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For foreign companies trying to use social media to grab a larger share of the market, China presents new challenges in terms of unfamiliar platforms, shifting social media trends, and a unique consumer culture
By
Yin Wu / SBS Radio Mandarin

13 Jul 2015 - 4:12 PM  UPDATED 13 Jul 2015 - 9:49 PM

With nearly 470 million active users of WeChat, just one of China’s social media platforms, China has risen to become the world’s largest, and one of the most dynamic sites of social media use.

Although YouTube, Facebook, and Twitter are blocked in China, Chinese equivalents, like Weibo, Wechat and Youku, are growing fast and becoming more sophisticated.

Is it enough for companies looking to succeed there to use strategies that have worked at home?  Should they be doing things differently?

SBS Mandarin journalist Yin Wu discussed the topic with Dr Regina Chen, Assistant Professor in Communication Studies at the Hong Kong Baptist University, and Rod McGuinness, Social Media Editor at ABC Radio.

Transcript

With nearly 470 million active users of WeChat, just one of China’s social media platforms, China has risen to become the world’s largest, and one of the most dynamic sites of social media use. Although YouTube, Facebook, and Twitter are blocked in China, Chinese equivalents, like Weibo, Wechat and Youku, are growing fast and becoming more sophisticated.

For foreign companies trying to use social media to grab a larger share of the market, China presents new challenges in terms of unfamiliar platforms, shifting social media trends, and a unique consumer culture.  Is it enough for companies looking to succeed there to use strategies that have worked at home?  Should they be doing things differently? Yin Wu reports.

Dr Regina Chen, from Hong Kong’s Baptist University, is a researcher specializing in Social Media Marketing. She says because Chinese state media lacks variety, and is subject to censorship, many people are keen to use social media as another way to keep informed. Moreover, they also expect social media to break news first. For this reason, Regina feels its important that marketing managers don’t just focus on promoting products, but also cater for the thirst Chinese have for the latest news and information.

“Your corporation or your band has to be the first to be out there. You have to provide the latest news or provide most interesting news, more provocative news. That is very important.”

Foreign companies have had success setting up new social media trends, according to Dr Chen. However she feels they can do more to meet Chinese customers’ demand for value adding elements, like exclusive offers and subscriber-only sales. Chinese companies are aware of this demand and often advertise such features. And she suggests foreign firms would benifit by following suit. Dr. Regina Chen,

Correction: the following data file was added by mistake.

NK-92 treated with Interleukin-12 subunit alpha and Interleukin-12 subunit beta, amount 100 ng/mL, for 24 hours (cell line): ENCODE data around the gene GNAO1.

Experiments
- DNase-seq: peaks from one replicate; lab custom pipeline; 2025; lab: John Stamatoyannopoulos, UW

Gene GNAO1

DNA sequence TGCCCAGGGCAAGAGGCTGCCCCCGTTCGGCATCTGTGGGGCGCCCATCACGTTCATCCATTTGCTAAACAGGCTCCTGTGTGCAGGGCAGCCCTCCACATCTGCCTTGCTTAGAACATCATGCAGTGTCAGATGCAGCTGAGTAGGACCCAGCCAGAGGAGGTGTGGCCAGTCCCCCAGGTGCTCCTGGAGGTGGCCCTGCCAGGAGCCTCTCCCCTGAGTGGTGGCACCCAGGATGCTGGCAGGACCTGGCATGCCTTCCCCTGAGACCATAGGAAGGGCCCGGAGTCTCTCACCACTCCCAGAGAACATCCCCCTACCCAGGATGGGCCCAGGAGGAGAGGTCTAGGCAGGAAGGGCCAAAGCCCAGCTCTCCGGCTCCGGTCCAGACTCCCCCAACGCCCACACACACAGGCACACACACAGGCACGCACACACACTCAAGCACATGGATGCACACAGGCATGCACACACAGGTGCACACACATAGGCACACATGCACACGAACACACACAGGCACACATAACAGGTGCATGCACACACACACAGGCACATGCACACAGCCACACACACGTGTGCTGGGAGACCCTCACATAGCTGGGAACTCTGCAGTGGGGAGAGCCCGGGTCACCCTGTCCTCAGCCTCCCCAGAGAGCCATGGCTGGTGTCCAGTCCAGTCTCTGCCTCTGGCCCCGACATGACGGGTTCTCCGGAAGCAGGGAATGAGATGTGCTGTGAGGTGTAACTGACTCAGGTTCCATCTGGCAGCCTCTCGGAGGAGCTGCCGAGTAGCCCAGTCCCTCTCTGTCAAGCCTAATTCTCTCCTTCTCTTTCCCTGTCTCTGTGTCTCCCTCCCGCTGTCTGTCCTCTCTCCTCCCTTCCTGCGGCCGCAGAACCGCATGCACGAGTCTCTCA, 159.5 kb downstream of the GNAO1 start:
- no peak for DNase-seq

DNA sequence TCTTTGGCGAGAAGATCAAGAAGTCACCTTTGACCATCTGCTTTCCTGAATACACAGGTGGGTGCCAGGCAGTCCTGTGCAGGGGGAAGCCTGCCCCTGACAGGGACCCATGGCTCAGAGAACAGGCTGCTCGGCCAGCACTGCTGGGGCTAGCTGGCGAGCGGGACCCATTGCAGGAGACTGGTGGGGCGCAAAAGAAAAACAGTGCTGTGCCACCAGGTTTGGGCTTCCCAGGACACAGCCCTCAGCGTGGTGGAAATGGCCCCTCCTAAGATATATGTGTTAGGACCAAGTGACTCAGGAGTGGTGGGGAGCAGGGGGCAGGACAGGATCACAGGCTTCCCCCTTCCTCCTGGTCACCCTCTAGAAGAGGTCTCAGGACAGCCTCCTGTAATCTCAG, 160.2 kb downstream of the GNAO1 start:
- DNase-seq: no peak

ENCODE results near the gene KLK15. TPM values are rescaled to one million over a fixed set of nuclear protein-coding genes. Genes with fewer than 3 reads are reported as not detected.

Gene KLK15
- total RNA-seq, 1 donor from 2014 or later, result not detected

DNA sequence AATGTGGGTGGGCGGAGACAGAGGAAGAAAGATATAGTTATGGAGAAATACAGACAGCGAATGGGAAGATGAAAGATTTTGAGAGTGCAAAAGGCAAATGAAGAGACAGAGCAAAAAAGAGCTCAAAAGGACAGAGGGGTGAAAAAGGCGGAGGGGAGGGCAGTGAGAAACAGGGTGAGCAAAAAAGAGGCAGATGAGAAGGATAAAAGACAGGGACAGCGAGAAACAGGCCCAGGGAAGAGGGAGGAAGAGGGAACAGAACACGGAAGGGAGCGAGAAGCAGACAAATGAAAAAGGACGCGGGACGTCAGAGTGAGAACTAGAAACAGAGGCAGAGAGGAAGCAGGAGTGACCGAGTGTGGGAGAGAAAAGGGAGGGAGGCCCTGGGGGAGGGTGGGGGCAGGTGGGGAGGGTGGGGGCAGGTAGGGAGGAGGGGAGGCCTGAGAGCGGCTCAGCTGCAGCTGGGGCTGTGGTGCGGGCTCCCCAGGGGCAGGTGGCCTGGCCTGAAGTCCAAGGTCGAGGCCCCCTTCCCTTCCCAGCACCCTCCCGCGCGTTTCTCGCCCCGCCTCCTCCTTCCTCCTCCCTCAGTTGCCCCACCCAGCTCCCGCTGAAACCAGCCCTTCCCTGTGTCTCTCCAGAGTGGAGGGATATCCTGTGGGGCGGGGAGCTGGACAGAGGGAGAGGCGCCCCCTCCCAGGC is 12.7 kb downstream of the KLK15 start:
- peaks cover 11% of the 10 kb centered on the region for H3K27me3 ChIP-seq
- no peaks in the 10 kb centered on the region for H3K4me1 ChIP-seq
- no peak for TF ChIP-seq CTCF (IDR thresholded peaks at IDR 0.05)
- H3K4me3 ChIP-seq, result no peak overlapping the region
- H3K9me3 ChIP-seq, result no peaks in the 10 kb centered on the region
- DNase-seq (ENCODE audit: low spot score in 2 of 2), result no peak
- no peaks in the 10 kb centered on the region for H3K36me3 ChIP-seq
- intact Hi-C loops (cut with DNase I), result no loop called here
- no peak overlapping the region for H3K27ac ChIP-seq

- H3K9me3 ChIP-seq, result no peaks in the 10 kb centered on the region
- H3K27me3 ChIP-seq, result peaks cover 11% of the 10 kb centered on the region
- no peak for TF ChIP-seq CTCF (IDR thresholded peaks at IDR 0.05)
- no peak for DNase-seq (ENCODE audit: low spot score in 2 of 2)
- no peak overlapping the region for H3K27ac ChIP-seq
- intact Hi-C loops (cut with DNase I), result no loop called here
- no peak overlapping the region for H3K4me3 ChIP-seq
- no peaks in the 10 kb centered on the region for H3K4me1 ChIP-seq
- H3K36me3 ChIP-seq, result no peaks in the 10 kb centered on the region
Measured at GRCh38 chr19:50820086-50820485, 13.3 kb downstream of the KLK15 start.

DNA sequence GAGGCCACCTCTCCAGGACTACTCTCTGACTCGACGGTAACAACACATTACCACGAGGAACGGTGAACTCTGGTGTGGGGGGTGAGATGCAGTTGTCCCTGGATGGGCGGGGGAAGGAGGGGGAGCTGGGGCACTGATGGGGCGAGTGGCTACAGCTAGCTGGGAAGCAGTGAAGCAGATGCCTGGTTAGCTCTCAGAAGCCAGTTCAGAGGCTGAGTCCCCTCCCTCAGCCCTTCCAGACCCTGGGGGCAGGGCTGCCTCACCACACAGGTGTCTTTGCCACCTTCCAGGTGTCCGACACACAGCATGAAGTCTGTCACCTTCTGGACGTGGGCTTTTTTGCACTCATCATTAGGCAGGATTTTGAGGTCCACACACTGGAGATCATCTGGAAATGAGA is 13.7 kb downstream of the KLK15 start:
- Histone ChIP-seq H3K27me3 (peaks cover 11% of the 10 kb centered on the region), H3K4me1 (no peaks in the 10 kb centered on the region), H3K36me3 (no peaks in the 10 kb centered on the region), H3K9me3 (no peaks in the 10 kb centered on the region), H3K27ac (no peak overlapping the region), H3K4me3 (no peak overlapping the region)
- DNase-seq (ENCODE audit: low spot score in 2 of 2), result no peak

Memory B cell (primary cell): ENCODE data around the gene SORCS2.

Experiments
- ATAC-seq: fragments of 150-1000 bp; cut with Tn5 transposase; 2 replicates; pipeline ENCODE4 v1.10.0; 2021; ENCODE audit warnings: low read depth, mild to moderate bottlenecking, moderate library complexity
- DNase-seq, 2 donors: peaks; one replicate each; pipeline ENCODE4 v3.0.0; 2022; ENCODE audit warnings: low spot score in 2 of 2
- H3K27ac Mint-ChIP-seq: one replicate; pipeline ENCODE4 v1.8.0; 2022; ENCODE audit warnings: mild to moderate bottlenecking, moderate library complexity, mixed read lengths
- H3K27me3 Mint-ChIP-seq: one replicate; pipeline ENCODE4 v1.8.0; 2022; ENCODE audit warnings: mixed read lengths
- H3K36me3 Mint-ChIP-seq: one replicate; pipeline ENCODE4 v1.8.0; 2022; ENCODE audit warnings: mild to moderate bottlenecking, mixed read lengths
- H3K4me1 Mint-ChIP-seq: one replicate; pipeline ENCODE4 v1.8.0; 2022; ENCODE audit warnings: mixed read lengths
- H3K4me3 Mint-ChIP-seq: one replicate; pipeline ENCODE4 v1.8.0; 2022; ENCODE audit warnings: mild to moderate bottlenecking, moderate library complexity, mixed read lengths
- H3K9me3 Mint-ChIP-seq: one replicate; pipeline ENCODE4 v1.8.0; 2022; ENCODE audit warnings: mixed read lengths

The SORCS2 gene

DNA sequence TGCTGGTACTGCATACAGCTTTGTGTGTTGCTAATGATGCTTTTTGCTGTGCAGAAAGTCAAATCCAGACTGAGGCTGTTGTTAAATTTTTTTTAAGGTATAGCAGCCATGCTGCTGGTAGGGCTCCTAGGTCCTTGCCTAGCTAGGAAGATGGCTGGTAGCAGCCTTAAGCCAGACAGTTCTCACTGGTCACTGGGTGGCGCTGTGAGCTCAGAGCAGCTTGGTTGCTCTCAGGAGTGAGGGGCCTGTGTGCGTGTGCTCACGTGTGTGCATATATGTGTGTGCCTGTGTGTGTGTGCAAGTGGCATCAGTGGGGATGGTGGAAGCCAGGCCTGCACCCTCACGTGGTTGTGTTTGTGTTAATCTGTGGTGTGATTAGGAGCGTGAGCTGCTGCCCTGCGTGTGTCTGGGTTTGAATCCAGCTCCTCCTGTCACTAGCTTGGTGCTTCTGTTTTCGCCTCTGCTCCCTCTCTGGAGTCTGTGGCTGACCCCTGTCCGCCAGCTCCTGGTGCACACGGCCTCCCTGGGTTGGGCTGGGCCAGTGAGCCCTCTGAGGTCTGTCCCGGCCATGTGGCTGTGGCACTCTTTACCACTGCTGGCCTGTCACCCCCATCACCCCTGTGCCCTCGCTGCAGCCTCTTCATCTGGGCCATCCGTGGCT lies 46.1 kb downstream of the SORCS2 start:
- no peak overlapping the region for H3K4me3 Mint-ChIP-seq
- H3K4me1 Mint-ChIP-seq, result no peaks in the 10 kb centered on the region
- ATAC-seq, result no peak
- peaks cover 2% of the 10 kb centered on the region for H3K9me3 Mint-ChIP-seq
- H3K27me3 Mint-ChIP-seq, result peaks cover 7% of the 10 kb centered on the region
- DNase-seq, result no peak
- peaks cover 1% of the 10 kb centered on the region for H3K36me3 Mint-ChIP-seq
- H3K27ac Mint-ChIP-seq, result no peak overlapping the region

“So they are providing extra services or value to their potential customers. Not just talking about their products or services, but providing something that is important and valuable to the potential customers. Also generate the stickiness or interest of the users, social media users to use the official account of any corporate brands.”

People want to look cool. That’s why peer pressure, boosted by social media networks, has become a bigger factor behind the purchase of luxury goods. While Chinese tend to use social media to show off items like fashion accessories or tech products, Dr Chen thinks companies could go further if they use their own accounts to give followers a platform to showcase themselves to a wider audience.

“Lots of corporations will call for photo competitions. Or they'll say, 'Join us. Give us your thought of the day. Give us your comment on that. Or send us whatever you think can demonstrate who you are into the post.' Potential customers can show their photos and whatever they are doing and their mood on their own social media account. But it makes so much difference that you can show yourself on a corporate account. It means you are sort of like a celebrity. It's kind of like give you the credential of a celebrity, and then you become someone that other people will know. ”

How should firms evaluate the success of their social media use? Conventionally this is done by looking at hard numbers, like the amount of views or re-sends. However for Rod McGuinness, ABC Radio’s Social media Producer, numbers don’t always tell the full story.

“A lot of time is spent on looking at the number of followers or the number of retweets for a post on social media. My personal point of view is that isn't really significant. It depends on what the real engagement is and the people who are retweeting and those who are interacting with your social media accounts. There are occasions we may see an account with thousands, 50,000 of followers. But it's not an engaging page, you know, they are not interacting with the audience. Whereas another social media account may have 1,000 or 5,000 people not only follow the page, but they interact, they share, give good or even negative feedbacks. That to me is more successful, even  if the numbers are not as high. ”

 Dr Chen agrees,

 “If you want to make evaluations, you need to know what you are trying to achieve. So you'll start with your objectives. Is your objective to shape your brand image, or to increase the sale figures? Or simply to understand what your potential customers are talking about you, so that you can embrace their opinions. After you have objectives straight out, you can base on the objectives, trying to figure out what will be the most value indexes for you to do that evaluation. ”